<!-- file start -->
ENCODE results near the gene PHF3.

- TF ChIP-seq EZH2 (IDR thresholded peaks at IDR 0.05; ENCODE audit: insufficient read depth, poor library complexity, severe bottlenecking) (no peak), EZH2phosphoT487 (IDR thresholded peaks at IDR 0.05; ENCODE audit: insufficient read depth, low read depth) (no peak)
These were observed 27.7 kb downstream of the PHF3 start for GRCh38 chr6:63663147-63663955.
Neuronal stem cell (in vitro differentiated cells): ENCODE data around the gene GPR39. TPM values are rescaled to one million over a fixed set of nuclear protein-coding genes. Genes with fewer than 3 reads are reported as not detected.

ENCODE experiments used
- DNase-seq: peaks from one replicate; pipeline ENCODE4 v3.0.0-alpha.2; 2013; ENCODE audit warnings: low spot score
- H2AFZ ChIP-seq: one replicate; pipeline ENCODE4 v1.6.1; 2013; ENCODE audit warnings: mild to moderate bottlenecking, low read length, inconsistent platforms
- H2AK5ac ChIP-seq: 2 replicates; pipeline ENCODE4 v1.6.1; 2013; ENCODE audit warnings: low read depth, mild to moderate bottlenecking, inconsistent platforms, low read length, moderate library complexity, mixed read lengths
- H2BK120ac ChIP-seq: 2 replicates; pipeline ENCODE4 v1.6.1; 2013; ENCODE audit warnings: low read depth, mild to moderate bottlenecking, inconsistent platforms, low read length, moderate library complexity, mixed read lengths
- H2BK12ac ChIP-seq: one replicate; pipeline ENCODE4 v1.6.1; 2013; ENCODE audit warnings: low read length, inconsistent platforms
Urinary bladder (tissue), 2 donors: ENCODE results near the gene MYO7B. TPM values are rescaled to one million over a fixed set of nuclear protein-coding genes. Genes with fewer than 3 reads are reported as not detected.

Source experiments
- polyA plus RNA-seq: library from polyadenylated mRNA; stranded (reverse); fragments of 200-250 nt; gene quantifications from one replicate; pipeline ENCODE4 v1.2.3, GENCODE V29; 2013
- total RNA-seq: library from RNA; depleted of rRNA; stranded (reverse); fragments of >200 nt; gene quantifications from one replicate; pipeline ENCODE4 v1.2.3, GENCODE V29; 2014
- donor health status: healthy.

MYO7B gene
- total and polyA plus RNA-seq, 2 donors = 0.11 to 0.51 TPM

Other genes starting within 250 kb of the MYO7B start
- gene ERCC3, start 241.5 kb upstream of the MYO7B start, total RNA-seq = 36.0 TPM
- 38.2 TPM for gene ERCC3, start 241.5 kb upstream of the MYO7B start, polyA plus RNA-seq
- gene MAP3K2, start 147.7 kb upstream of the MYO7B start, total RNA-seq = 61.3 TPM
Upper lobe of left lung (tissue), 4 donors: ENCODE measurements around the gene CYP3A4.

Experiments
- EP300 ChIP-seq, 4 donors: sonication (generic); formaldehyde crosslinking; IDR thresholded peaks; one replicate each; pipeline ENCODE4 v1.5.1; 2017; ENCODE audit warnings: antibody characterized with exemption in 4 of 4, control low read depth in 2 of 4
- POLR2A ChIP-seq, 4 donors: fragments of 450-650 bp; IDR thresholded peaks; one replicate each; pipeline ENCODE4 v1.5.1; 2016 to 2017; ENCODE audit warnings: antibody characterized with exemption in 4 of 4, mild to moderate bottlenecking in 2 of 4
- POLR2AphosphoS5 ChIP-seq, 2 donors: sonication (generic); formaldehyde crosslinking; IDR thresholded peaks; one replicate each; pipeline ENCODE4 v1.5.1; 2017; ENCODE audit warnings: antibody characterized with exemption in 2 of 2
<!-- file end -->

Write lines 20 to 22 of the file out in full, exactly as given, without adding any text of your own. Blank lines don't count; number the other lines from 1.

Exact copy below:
- 38.2 TPM for gene ERCC3, start 241.5 kb upstream of the MYO7B start, polyA plus RNA-seq
- gene MAP3K2, start 147.7 kb upstream of the MYO7B start, total RNA-seq = 61.3 TPM
Upper lobe of left lung (tissue), 4 donors: ENCODE measurements around the gene CYP3A4.